Federal budget bills could badly impact transpo funding

It doesn’t take a genius to realize the haggling — a nice term — in Congress over raising the U.S. debt ceiling and huge federal budget cuts probably doesn’t bode well for many programs, such as transportation. That’s a bad thing, because transit agencies across the U.S. — including Metro — depend deeply on federal dollars for an array of needs.

Here’s the latest update from the ongoing brouha in Washington from Metro’s government relations staff:

Debt-Ceiling Negotiations In Washington, DC May Impact Future Federal Transportation Funds

Bills introduced by Senate Majority Leader Harry Reid (D-NV) and House Speaker John Boehner (R-OH) to address the debt-ceiling facing the U.S. Treasury would not create separate discretionary categories for either federal highways and transit programs. The practical effect of this is that both highway and transit programs would have to struggle for discretionary budget authority under the overall caps established by both the Boehner and Reid bills.  The exact effect of eliminating the separate discretionary categories [which were enacted in 1998 by the U.S. Congress] for highways and transit is unclear, though it is fair to assume that the end result will be less robust federal transportation programs. Both bills would cap new budget discretionary spending through 2021.  We will continue to closely be engaged in discussions with Members of Congress to aggressively advocate for a strong federal commitment to both its highway and transit programs.

9 replies

  1. If Metro can’t figure out how to run public transit, privatize it just like how JNR was privatized to JR in 1987.

    Fine with me, I don’t mind paying distance based fares, I grew up with it and from my POV, that makes much more sense.

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  2. All the early railways in LA were private and went bankrupt because the economics don’t make sense. Most transit is subsidized.

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  3. @the dude abides

    Oh yes, the old Yellow Cars that were bought out by National City Lines who were nothing but front companies of GM to artificially make streetcars unprofitable to shove car culture down our throats. Right.

    Look, privatization works if you knock some sense into to those that run Metro. Sure it may need subsidized tax, but the ratio of tax-to-revenue would become far less than running like an inefficient socialist tax-payer dependent bureaucracy like it is now as opposed to leaning towards more like a profit oriented business.

    I don’t have statistics, but wouldn’t you rather have a Metro that works on a 30% tax subsidies/70% revenue system as opposed to the other way around?

    Lessen tax burden and increase revenue flow. Metro can start with fixing TAP right and moving towards a distance based model.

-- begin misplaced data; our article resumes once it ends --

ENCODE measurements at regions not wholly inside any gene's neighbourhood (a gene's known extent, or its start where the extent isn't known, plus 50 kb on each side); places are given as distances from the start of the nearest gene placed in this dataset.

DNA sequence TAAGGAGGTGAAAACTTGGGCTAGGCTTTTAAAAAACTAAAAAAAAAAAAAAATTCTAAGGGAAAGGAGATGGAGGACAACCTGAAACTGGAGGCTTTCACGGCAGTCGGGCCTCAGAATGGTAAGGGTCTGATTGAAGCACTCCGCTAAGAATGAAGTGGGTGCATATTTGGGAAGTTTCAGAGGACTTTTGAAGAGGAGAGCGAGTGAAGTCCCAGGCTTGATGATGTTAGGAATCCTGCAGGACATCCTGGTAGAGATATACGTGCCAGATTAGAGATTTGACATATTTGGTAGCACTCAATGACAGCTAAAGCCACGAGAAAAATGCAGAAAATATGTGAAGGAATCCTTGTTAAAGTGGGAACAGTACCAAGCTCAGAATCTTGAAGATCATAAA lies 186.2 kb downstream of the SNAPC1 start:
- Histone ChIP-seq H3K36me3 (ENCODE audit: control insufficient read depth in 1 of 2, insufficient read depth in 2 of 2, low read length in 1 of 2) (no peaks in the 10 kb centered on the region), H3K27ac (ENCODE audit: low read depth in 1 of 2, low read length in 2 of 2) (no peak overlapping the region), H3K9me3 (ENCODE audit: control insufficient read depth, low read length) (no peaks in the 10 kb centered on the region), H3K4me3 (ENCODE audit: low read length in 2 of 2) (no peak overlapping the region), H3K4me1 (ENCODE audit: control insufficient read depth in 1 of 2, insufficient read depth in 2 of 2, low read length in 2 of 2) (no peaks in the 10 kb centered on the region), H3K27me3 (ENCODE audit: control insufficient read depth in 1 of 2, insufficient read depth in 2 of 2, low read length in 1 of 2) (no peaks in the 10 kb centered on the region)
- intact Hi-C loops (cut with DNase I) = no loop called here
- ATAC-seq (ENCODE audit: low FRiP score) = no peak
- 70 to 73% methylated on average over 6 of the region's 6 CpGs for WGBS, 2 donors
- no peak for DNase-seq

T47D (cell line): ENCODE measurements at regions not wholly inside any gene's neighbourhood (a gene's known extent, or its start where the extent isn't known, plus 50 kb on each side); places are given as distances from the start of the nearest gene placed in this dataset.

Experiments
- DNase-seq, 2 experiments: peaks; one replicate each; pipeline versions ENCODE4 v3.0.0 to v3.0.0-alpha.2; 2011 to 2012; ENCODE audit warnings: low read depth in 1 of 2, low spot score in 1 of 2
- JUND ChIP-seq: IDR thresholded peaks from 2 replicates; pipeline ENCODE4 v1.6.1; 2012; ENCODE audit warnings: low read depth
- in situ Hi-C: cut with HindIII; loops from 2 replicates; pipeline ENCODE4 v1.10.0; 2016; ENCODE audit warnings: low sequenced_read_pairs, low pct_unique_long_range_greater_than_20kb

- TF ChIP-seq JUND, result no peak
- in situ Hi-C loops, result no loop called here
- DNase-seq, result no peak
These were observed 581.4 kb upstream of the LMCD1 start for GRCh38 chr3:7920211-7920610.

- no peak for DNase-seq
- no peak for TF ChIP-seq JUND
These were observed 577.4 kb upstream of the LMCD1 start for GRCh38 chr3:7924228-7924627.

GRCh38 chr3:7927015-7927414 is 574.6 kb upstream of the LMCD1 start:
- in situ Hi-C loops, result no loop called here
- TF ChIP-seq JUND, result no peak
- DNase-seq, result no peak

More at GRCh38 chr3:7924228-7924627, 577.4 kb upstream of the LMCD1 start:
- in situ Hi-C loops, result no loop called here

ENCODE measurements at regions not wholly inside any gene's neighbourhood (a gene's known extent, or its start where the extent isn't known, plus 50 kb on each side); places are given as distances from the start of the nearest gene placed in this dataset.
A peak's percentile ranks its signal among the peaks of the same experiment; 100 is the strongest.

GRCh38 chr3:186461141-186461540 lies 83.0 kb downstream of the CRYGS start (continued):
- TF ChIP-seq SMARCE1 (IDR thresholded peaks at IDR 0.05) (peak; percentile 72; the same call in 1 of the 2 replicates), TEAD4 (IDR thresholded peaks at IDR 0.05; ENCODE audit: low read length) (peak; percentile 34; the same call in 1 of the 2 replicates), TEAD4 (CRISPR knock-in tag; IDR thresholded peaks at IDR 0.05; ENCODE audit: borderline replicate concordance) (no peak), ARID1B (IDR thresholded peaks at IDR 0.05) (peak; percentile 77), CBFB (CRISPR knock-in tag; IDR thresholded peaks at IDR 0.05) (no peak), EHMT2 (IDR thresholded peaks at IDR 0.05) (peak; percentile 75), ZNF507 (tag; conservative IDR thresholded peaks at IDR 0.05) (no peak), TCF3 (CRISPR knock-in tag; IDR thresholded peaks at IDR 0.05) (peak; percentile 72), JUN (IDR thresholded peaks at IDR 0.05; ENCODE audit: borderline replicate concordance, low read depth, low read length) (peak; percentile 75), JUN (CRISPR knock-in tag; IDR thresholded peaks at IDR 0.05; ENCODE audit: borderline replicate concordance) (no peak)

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  4. 1) By the time JNR was privatized to JR East, JR Central, etc., JNR had already built several Shinkansen (HSR) lines. These lines gave JNR the ability to compete with airlines

    2) Japan already had a huge, electrified and high-frequency public passenger railway system to build upon

    3) the Japanese people were used to the idea of using subways, commuter trains and long distance trains. trains were well integrated into neighborhoods and were visible on TV, anime and movies.
    * note that Japan has BOTH a well-developed car culture and a tradition of reliable trains.

    4) high gas prices and toll roads helped level the playing field for the railways.

    5) Japan currently has private railways and public-private partnerships. the private railways were built by hotel and department store companies, who used the railways to bring people to their other properties, and can use the hotels and stores to offset any losses by the railway.
    the public-private railways are a complicated mixture of public funding and private development.

    Do these things — build high speed rail, bring Metro Rail and Metrolink up to Tokyo electric standards, increase gas prices — and I would be willing to hand over a ROBUST railway system to private operators. Not hand over underfunded Amtrak to GM and bus companies.

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  5. Again and again, from both the left and the right, I’ve heard it said that the simplest way to boost public transit ridership and to get people to drive more fuel-efficient cars would be to substantially increase the gas tax. But it is considered political suicide for a legislator to propose such a thing, in spite of the fact that the gas tax has not kept up with inflation. How did we get to this point?

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  6. @Greg

    Increasing gas tax doesn’t always work 100% to get people off of cars. Just look around LA and you see what some people are doing instead: they get a M1/M2 endorsement and start driving motorcycles. It doesn’t take much to notice that there are more motorcyclists and scooter riders these days.

    Increasing gas tax doesn’t mean a black-and-white approach of “oh it’s so expensive to drive, I’m just going to ride a bicycle or take public transit from now on.” There’s also many people who choose middle path of just getting a motorcycle; faster than a bicycle, even the most macho Harleys outbeat most fuel efficient cars in fuel consumption, and it still gives one the freedom to go anywhere they want when they want than being chained to unreliable public transit schedules.

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